Patrick Moore tells of close encounter with death

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The Independent Online

Sir Patrick Moore, the astronomer, spoke yesterday of how he nearly died from a bout of food poisoning that caused him to miss his television show for the first time in 47 years.

Sir Patrick, 81, who is listed in Guinness World Records as the longest serving television presenter, failed to appear on Sunday night's edition of his monthly BBC1 programme, The Sky At Night. He was replaced by the cosmologist Chris Lintott.

Sir Patrick suffered a bout of salmonella food poisoning which is thought to have come from a duck egg he ate at his home in West Sussex last Wednesday. He is recovering at St Richard's Hospital in Chichester. "I very, very nearly died, it was quite awful," Sir Patrick said. "I can't be sure, but I believe it was the egg that I ate that evening. I suddenly collapsed and was taken to hospital and it was very serious indeed. I don't have much strength at the moment but I am now out of danger and over the worst and I'm hoping to leave hospital later this week."

The presenter said he was determined not to miss another show. "It was the first time in 47 years that I missed it," he said. "I do not intend to miss another one as I'm only three years away from the 50th year of presenting the programme."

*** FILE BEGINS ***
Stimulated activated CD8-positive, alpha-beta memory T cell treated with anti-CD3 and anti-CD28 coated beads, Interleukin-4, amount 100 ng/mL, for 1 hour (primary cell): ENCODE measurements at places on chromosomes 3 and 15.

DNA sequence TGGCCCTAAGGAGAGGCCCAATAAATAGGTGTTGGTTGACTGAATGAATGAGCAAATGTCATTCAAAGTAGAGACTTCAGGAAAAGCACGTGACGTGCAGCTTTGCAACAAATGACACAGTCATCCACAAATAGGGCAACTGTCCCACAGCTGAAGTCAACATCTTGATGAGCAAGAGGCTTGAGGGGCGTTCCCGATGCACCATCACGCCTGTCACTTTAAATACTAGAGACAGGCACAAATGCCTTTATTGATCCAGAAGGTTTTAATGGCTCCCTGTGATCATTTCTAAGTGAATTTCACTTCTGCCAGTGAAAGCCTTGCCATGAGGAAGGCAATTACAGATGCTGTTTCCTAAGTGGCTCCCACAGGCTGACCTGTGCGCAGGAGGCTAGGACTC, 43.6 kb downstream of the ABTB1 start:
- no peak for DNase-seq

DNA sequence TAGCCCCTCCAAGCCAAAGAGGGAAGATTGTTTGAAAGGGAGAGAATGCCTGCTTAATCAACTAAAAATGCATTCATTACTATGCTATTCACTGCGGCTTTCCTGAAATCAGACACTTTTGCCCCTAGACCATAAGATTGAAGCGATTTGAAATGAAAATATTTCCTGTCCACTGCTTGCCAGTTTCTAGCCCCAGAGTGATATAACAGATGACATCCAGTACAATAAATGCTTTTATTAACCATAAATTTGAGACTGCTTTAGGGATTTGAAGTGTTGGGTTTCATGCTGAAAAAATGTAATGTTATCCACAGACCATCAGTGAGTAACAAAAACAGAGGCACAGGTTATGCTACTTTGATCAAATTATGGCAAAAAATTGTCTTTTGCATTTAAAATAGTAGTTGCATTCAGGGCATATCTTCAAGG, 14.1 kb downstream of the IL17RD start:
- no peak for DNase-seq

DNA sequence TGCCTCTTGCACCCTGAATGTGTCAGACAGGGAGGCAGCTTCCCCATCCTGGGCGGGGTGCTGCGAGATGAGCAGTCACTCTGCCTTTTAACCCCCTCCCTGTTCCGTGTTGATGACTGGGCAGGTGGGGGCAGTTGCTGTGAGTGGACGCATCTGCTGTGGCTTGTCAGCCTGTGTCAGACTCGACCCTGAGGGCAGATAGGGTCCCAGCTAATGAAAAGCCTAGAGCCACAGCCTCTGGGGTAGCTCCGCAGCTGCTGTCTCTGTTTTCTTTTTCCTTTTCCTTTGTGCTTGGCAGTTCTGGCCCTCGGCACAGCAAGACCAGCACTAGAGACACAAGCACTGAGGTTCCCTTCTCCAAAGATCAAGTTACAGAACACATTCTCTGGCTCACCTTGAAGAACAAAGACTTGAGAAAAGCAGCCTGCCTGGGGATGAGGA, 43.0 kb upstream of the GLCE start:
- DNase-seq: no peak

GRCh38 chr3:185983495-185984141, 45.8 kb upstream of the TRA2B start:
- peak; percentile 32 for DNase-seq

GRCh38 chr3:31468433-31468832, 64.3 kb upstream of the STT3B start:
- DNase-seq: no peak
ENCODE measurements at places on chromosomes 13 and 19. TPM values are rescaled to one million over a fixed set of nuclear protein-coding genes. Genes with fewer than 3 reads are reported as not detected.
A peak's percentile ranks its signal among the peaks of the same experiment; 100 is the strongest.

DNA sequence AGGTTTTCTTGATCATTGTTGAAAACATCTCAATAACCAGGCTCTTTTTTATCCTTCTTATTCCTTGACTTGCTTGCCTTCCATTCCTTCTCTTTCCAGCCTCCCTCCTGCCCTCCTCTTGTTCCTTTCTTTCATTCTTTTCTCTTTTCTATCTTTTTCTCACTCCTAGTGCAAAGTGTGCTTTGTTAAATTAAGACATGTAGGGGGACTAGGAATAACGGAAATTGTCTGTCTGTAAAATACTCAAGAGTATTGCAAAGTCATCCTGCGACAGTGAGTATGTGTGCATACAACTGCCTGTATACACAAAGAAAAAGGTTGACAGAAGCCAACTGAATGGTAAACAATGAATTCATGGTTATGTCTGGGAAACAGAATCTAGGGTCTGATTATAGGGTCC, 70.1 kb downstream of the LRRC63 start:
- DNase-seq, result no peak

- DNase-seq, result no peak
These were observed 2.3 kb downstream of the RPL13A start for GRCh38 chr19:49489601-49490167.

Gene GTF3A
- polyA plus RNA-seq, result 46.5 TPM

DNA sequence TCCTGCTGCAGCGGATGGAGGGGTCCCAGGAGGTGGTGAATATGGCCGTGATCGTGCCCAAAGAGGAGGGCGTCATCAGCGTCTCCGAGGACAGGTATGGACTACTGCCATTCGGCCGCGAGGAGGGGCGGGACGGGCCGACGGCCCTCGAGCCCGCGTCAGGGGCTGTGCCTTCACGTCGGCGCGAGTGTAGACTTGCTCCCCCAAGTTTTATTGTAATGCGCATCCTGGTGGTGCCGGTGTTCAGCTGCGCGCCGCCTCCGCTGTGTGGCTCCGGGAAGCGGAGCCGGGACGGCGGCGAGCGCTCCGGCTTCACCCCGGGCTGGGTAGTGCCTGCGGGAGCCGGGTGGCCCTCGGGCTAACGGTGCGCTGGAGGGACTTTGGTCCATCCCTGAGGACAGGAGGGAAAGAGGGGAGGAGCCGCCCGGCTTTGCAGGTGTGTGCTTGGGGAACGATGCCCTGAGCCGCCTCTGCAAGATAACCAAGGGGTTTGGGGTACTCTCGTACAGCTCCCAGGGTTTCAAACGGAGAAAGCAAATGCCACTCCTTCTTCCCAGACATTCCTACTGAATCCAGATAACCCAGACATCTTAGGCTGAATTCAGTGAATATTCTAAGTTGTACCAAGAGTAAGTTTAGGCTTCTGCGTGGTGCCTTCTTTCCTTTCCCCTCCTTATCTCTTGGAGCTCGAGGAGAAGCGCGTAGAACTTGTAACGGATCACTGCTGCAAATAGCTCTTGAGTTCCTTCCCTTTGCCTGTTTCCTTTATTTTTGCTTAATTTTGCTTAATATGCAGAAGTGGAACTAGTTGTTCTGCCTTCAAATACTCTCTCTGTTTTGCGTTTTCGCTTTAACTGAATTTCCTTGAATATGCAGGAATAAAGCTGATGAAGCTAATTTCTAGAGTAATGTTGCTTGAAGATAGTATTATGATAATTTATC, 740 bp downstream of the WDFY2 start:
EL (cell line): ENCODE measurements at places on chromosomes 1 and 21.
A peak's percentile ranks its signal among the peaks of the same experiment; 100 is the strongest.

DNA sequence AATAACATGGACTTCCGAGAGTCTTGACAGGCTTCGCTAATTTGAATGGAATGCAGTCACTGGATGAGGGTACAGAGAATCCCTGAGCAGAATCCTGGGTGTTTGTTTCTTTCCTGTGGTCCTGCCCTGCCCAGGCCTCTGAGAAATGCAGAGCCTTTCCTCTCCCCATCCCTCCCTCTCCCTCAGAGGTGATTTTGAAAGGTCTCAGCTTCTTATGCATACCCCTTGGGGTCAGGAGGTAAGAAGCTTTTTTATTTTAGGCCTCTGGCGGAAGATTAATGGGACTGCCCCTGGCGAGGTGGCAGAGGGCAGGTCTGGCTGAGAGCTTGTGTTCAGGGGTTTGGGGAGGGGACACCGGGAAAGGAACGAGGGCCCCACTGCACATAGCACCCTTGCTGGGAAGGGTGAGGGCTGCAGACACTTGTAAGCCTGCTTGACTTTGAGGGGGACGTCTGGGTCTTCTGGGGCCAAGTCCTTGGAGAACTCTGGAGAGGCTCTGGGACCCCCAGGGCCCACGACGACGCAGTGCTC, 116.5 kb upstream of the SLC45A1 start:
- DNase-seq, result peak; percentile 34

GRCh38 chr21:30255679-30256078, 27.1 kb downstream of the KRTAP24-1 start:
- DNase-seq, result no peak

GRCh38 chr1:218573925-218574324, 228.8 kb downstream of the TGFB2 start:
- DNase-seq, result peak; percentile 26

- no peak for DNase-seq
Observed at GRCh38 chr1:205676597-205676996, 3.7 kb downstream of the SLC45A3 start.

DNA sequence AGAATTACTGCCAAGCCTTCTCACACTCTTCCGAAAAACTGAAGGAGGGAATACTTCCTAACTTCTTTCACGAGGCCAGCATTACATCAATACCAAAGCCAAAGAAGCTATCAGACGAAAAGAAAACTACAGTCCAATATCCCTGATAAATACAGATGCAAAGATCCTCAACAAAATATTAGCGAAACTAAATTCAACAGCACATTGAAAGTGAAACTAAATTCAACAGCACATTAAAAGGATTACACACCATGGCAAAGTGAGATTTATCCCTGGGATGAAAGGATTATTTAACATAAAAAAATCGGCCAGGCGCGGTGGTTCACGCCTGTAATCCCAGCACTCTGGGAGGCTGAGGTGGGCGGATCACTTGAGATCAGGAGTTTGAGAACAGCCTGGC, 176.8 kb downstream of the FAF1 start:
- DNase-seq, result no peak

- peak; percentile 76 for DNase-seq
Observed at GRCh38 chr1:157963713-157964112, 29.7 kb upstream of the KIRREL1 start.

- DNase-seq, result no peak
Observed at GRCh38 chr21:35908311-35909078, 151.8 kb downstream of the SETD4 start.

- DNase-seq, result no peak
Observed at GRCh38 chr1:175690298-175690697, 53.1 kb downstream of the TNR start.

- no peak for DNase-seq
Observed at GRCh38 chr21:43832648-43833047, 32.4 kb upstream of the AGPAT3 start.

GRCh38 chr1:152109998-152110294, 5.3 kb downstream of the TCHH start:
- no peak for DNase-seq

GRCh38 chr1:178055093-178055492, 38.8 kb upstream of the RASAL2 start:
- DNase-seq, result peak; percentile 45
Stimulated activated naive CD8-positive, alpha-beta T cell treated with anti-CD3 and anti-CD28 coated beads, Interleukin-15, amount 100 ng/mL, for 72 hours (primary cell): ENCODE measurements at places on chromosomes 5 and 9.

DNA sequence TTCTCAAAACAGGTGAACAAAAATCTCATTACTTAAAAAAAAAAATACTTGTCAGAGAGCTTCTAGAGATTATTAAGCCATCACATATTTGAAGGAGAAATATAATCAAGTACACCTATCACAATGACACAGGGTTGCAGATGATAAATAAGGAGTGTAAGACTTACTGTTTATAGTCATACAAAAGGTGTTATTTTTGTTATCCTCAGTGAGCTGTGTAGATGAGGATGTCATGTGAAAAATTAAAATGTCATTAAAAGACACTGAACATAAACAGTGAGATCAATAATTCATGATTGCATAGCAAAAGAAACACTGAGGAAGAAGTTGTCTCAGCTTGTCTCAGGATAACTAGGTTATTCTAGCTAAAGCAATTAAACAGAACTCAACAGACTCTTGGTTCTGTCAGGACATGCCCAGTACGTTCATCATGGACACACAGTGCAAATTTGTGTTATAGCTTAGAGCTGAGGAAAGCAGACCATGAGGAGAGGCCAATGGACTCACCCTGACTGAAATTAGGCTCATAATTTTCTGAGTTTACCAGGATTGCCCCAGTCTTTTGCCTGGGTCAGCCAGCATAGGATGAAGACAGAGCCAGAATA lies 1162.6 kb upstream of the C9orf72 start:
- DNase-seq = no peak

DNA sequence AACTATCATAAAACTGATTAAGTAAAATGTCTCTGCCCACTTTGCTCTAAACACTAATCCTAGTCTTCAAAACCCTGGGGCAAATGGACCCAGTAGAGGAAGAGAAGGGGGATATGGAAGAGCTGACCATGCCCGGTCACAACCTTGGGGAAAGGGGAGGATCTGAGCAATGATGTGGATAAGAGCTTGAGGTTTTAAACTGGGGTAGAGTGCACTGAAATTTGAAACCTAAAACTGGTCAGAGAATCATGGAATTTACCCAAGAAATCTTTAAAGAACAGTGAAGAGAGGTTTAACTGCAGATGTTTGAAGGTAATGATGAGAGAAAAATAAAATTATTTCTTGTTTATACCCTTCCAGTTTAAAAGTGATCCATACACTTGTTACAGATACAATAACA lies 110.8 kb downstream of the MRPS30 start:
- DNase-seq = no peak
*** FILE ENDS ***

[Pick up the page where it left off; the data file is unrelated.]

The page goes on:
Early editions were transmitted live from the BBC's Lime Grove studios, which allowed for the occasional unforeseen event. Sir Patrick once swallowed a fly live on air and, on another occasion, he had to think on his feet when a Russian guest turned out not to speak any English; the interview went ahead in pidgin French.

The programme has inspired successive generations of stargazers. "It gives me a great thrill to meet astronomers, both amateur and professional, who tell me their enthusiasm for the subject began by watching The Sky at Night, or through reading something I'd written," Patrick says on his website.

As well as writing more than 60 books on astronomy, on his 1908 typewriter, Sir Patrick is a skilled composer, and taught himself to play the xylophone, which he has played at a Royal Variety Performance.He has also played cricket for the Lord's Taverners.

He was knighted three years ago - the same year that he won a Bafta award for services to television and became a member of the Royal Society.

"This century will be very interesting, though I will only see the first part of it, of course," he said recently. "For instance, the first man on Mars has probably already been born, and we may have made contact with another life-form from somewhere we can only see clearly from Earth in the sky at night."